24 Boise State 8-2 .134 23 .213 9 .521 89 .948 80 9.9 1.7 .104 45 -.472 16 -.756 86 .542 14
25 Oklahoma State 5-3 .133 22 .091 35 .222 31 .432 5 6.9 1.5 .462 9 -.143 44 2.297 12 .471 95

Posted by: Brian Fremeau on 14 Nov 2012

10 comments, Last at 15 Nov 2012, 9:52pm by Brian Fremeau

Comments

1
by Lance :: Wed, 11/14/2012 - 12:48pm

I think what Fremeau does is great, but sentences like these are worthless: "I still expect an upset or two may shake up the BCS standings down the stretch, and I expect we’ll be considering the merits of all four of these teams when the championship match-up is selected."

Yes, upsets may shake up BCS standings. They may not. I may be six feet tall. I may not. Of course, not all may/may not sentences are worthless. You can say "a loss by Alabama may not drop it in the polls as much as you think" where your "may not" is contra conventional wisdom. Nevertheless, saying that upsets may shake up the BCS standings is sort of banal.

Also, it seems quite clear that we will be considering the merits of the four major teams when the championship match-up is selected. I guess the sentence is trying to say that the author expects that these specific four teams will all be in the championship conversation, and not some other teams? Or is he saying that whiles there's a good chance that he could be discussion the merits of only three teams that he still expects he'll be discussing all four? I don't know.

3
by Salur (not verified) :: Wed, 11/14/2012 - 1:21pm

It's not a ground-breaking insight, but (not so much here as other places) people can get a bit nutty by assuming that the current standings will hold till the end of the year and college football fans have been known to perceive slights that don't exist (especially this year, where all 4 teams have reasonable cases).

At least as I take it, the sentence is just a reminder along those lines, that no one's locked in or out of the championship yet (well, a lot of teams are locked out, but none of these 4).

Again, not anything revelatory, but it does have a purpose/some worth.

And since I've just spent three sentences on an offhand comment rather than the main point of the article, let me just add that those rankings seem pretty reasonable to me.

8
by Brian Fremeau :: Thu, 11/15/2012 - 9:22pm

It was a banal comment. I did mean that these are the four teams, the only four teams, that are worth discussing now and that will all be worth discussing in the end.

2
by Will :: Wed, 11/14/2012 - 1:14pm

Had McCarron's fourth and goal pass fallen incomplete rather being intercepted, is it treated differently by FEI? I don't believe the receiver had a play on it regardless - it was thrown significantly behind him.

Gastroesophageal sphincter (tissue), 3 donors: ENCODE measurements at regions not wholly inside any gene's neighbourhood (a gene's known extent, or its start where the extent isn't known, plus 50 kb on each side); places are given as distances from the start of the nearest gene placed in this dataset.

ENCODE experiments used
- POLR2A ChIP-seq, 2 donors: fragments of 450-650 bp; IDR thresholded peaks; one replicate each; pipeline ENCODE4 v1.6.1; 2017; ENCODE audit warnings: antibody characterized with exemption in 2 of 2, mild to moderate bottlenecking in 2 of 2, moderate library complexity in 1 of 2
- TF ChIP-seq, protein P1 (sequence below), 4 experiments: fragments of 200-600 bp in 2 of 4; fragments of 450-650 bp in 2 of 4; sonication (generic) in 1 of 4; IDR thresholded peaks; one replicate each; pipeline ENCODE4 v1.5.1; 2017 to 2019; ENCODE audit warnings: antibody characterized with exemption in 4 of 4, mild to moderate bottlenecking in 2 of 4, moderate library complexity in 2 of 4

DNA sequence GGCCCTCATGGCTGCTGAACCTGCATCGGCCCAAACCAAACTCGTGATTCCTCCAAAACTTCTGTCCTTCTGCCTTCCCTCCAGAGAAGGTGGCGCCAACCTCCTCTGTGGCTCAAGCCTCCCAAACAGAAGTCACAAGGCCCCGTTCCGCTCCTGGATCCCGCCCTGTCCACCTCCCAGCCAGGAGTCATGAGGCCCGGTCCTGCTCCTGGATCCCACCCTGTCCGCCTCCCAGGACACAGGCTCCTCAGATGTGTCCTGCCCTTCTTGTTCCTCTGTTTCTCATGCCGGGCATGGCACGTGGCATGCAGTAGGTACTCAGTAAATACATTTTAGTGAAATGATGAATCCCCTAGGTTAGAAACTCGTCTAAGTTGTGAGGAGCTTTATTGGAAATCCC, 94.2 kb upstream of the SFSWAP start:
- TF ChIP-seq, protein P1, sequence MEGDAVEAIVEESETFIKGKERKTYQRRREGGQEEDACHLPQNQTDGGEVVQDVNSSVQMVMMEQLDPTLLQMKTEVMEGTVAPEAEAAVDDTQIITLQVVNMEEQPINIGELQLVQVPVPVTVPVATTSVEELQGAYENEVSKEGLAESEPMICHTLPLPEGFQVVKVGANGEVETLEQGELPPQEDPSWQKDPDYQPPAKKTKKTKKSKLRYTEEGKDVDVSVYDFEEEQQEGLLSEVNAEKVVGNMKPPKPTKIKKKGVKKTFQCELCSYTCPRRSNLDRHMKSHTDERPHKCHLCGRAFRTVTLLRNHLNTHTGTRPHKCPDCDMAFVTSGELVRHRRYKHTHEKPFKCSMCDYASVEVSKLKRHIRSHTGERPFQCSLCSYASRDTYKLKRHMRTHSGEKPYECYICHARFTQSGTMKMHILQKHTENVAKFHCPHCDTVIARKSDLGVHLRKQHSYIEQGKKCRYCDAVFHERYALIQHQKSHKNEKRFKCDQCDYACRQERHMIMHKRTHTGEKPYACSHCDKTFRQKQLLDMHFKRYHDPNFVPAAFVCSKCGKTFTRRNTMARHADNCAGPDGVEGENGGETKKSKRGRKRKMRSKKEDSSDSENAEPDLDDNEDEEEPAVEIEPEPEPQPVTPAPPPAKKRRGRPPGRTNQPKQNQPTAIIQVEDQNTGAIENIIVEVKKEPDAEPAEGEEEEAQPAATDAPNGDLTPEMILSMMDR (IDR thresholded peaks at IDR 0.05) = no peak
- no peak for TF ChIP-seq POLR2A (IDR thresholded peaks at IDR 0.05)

Will

9
by Brian Fremeau :: Thu, 11/15/2012 - 9:37pm

The turnover value would have been calculated differently, but the efficiency of both teams remains the same. A&M stopped Alabama on the final non-garbage possession of the game.

4
by Subrata Sircar :: Wed, 11/14/2012 - 5:16pm

Michigan State seems to be using a great defense to overcome mediocre special teams and offense, as are BYU and Boise State. The implication is that with that performance to date, against a slate of average teams, MSU would be the 20-25th best team in the country. That seems *extremely* generous to me - watching the Michigan game, I saw a team with a solid-to-good defense battling a conservative but good offense to a draw, but a team which couldn't move the ball at all without a fake punt or unlikely-to-be-repeated defender error on long pass plays, and made several special teams errors (like the missed FG). (Admittedly, that's the only time I paid close attention.) I think that they would end up about where they are, given that their defense can't really rack enough points for a victory. Maybe the win over Boise is propping them up?

10
by Brian Fremeau :: Thu, 11/15/2012 - 9:52pm

MSU has one of the best opponent-adjusted defenses in the country, and they've played the second-toughest schedule to date of any of the teams in the top-25. They lost to Ohio State by 1 point, Michigan by 2 points, and Nebraska by 4 points. If they were 8-2 against their schedule instead of 5-5, they'd also probably be ranked in the same spot.

5
by Led :: Wed, 11/14/2012 - 7:15pm

I appreciate that strength of schedule is a big deal, but rating ND's offense as better than Oregon's is, to quote Vincent Vega, a bold statement. It's a shame ND's specials are so bad. With a number that bad, it can't just be the kicker. Maybe a sign of lack of athletic depth?

6
by EricL (not verified) :: Wed, 11/14/2012 - 8:27pm

Also, does this take into account the fact that Oregon has effectively shut off its offense in the 2nd half of many games this year?

7
by Kal :: Thu, 11/15/2012 - 1:48am

Yes. FEI does something to figure out when garbage time is and rates the game based on that. It's not always what I would call non garbage time but its pretty close. You can see those breakdowns at bcftoys.com.